Your diet will only work if you have the ability to consistently stick to it.
The number one determining factor for your results is going to be your level of adherence to your nutrition plan/diet.
This also happens to be one of the biggest areas you (and just about every dieter) struggles with every time they embark on another diet.
It’s like a cruel joke by the diet gods, the one thing you know is the key to your success is also one of the most difficult for you to navigate as well.
But…this doesn’t mean you can’t change that, and that’s exactly what my goal is with this blog is to help you understand a few strategies to help you to better stick to you nutrition plan.
1. ) Choose A Diet You Actually Enjoy..
I’m blown away by the amount of people I hear from who go on diets they hate that exclude their favorite foods and include foods they don’t like at all.
And they’re surprised when then can’t stick to that diet for more than 30 days.. Willpower will only get you so far ladies and gents!
It’s like trying to fit a square peg in a round hole… it’s just not going got fit!
A perfect example would be a woman who came to me this last year who had success with a ketogenic diet in the past
Truth be told though, she loved carbs and she traveled all the time for work so being keto was a pain in the ass and left her feeling deprived.
She lost some weight on keto, but she gained it all back too.
When We started to work together and created a flexible plan for her to follow she couldn’t believe that she could still have her favorite foods in reasonable portions and lose body fat.
I’ll let you in on a dirty little industry secret, every diet works for fat loss when it puts you in a calorie deficit on a consistent basis.
Follow a diet that caters to your dietary preferences and don’t worry about “the best diet for fat loss” because it doesn’t exist.
2. Engineer A Leaner Food Environment
I still believe that the food environment is one of the most commonly overlooked aspects of how successful someone can be with their diet.
The reason your food environment matters isn’t always the conscious decision you make, but instead those subconscious habits that you do.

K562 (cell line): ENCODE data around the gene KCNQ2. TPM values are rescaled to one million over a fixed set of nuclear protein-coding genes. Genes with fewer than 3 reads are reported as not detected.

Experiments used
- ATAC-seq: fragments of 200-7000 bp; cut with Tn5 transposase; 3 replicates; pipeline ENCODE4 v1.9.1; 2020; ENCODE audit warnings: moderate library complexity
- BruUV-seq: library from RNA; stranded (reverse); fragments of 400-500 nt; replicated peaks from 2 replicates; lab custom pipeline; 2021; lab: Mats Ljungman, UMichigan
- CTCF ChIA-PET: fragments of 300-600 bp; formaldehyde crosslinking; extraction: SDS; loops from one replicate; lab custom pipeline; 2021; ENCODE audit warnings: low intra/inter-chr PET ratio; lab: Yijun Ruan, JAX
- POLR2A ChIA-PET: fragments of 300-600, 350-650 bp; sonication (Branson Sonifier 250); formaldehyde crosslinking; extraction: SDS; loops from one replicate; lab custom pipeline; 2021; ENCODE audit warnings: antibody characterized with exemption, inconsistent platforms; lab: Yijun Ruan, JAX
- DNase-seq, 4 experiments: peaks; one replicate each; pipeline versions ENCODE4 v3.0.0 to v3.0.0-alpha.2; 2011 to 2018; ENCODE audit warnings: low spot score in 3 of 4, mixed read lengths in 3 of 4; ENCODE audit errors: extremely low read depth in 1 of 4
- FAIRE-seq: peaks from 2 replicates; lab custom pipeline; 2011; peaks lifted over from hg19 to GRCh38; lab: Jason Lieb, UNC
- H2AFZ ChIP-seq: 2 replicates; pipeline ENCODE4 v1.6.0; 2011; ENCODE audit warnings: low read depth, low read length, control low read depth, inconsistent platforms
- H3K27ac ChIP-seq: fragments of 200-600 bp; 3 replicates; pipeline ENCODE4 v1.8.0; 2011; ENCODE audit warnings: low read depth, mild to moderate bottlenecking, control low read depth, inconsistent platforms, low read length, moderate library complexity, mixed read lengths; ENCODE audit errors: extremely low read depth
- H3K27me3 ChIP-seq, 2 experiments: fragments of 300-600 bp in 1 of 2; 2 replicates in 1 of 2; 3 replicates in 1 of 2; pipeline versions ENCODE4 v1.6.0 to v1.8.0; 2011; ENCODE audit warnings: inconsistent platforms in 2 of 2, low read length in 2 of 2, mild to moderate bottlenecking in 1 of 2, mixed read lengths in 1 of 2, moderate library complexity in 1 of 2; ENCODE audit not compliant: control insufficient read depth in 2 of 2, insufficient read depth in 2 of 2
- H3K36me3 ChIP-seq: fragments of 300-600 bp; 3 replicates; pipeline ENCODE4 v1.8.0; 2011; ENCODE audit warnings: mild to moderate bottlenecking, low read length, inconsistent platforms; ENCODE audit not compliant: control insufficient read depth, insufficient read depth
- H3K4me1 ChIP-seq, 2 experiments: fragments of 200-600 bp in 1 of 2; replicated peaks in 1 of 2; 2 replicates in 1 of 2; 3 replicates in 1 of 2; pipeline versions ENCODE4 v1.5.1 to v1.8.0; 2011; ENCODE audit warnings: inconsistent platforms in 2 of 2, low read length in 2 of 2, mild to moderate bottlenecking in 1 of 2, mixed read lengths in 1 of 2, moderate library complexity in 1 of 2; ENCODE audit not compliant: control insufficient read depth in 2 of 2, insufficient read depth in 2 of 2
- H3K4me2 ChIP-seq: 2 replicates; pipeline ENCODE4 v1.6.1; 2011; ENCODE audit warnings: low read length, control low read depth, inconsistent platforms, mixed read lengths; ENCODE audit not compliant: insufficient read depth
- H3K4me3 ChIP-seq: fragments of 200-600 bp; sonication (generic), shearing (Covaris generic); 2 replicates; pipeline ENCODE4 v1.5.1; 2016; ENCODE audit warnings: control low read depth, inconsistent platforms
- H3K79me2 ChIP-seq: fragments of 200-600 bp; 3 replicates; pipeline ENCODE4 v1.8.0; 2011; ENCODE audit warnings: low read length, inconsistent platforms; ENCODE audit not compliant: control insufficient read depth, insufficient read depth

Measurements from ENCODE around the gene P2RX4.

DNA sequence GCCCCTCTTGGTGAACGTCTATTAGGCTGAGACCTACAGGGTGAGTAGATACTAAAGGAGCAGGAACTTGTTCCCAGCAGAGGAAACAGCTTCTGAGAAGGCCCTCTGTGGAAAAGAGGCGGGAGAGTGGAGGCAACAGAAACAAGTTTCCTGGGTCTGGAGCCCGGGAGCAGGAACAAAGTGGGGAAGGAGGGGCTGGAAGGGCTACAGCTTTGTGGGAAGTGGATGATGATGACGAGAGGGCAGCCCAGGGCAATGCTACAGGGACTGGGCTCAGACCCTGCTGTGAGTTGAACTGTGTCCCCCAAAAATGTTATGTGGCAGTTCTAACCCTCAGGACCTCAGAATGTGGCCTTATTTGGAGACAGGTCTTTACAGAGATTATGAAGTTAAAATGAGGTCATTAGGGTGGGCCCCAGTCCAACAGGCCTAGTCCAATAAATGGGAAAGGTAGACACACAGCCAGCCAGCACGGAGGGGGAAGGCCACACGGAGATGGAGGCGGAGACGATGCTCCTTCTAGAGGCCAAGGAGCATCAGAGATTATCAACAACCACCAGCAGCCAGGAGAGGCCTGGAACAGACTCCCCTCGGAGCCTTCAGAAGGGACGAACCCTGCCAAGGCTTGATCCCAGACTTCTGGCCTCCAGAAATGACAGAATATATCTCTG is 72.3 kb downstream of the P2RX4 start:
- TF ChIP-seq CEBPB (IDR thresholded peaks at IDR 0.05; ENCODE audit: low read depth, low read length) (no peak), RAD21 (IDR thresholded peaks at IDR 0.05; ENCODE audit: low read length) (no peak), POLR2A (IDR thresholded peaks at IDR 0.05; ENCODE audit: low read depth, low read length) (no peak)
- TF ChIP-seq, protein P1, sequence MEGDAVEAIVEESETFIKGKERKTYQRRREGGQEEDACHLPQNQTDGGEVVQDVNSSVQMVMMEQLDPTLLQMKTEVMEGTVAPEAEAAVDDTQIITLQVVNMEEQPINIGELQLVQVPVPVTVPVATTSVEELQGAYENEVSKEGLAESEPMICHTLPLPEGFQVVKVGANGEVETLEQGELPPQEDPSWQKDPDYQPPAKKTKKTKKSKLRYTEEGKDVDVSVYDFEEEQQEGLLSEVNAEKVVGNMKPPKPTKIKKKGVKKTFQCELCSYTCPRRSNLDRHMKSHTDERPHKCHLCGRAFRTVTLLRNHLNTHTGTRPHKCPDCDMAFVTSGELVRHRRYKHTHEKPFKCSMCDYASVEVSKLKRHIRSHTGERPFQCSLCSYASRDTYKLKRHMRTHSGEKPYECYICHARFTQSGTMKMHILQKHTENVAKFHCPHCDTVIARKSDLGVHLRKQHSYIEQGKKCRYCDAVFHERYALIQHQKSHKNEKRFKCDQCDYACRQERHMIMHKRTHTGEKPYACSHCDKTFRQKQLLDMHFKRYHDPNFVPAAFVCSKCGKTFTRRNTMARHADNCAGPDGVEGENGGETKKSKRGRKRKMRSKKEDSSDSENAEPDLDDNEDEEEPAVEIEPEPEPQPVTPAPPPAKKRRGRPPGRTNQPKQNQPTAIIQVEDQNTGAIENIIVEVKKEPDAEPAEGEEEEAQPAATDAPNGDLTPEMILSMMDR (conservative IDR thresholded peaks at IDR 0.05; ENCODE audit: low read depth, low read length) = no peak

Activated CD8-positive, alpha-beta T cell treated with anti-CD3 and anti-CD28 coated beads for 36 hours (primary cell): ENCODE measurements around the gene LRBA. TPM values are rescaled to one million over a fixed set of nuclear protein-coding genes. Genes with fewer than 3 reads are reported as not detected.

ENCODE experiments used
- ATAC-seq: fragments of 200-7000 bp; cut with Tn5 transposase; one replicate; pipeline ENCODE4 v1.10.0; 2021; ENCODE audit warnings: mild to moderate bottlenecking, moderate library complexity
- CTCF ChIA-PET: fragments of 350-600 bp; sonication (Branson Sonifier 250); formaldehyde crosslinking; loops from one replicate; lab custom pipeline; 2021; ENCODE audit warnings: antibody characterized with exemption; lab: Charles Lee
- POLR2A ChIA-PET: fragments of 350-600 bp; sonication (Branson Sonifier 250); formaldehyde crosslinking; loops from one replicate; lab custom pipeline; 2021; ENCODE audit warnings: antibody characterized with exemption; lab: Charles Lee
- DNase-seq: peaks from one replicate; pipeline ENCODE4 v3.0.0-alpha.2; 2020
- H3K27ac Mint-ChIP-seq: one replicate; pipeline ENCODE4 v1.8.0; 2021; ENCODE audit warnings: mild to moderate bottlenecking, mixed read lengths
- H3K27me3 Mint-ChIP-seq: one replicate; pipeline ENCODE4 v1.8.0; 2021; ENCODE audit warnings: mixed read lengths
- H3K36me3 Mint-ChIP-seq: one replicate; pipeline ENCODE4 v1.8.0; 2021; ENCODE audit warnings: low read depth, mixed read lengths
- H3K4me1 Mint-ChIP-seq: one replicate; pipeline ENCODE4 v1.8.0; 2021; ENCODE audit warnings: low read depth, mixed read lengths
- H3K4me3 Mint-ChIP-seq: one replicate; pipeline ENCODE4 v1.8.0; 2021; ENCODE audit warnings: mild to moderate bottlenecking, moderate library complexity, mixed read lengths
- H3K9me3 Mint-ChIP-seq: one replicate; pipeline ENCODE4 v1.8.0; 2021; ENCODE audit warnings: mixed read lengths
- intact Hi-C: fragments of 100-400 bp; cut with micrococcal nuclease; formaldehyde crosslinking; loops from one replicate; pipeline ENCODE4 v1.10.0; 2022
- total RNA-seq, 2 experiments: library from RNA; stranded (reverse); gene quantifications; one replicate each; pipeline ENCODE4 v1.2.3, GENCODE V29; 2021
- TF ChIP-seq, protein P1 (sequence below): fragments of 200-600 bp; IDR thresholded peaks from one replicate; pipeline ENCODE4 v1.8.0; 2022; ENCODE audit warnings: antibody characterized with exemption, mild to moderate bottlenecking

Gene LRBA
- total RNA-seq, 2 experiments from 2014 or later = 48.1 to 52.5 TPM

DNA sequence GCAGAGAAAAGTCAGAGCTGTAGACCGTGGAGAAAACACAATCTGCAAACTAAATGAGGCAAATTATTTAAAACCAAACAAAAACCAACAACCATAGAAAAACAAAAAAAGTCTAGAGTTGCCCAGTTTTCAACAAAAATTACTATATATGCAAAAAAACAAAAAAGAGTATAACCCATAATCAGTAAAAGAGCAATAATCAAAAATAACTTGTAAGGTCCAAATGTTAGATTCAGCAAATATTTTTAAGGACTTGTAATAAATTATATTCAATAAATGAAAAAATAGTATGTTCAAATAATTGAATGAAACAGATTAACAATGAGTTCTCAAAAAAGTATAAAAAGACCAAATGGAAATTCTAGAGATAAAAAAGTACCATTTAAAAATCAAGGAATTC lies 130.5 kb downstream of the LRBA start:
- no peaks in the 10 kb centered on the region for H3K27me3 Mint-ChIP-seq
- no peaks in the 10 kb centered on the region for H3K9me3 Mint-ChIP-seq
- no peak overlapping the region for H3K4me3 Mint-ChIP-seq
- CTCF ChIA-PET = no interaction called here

Ever gotten in your car and driven someplace only to realize you were at your destinations and have zero recollection of how you actually got there ?
That’s how a lot of peoples days go, but with food instead of driving.
We make well over 200 foods related decisions every day and my question to you would be how many of those do you remember making ?
Like most people (myself included) I’m betting you barely remember making these decision about your food choices.
Part of the reason for this is that those other food choices are shaped by your food environment.
You will eat what you have the easiest access to whether it’s calorie dense easy to overeat foods or fruits, vegetables and lean proteins.
Willpower is a limited resource, and some days when we’re especially stressed, tired or hungry that willpower piggy bank gets emptied you’ll make poor decisions.
Let’s say you come home after an especially stressful and long day at work. You’re hungry, tired, stressed and don’t want to make any more decisions.
Right there on the countertop in your kitchen there’s a basket with cookies and candy. At this point the likelihood of you dipping into that basket is especially high.
However what if you came home and instead of the cookies and candy basket there was a bowl of fruit with apples, bananas and oranges on that countertop.
Well then your options would be to have a couple pieces of fruit that would tide you over until dinner and keep you much fuller for a fraction of the calories of the candy and cookies.
This is a perfect example of how your food environment can impact the dietary choices you make. .
Where and how prominently you place foods in your environment can have an impact on your consumption of them without us thinking about it twice.
Here’s a few ways to positively alter your food environment: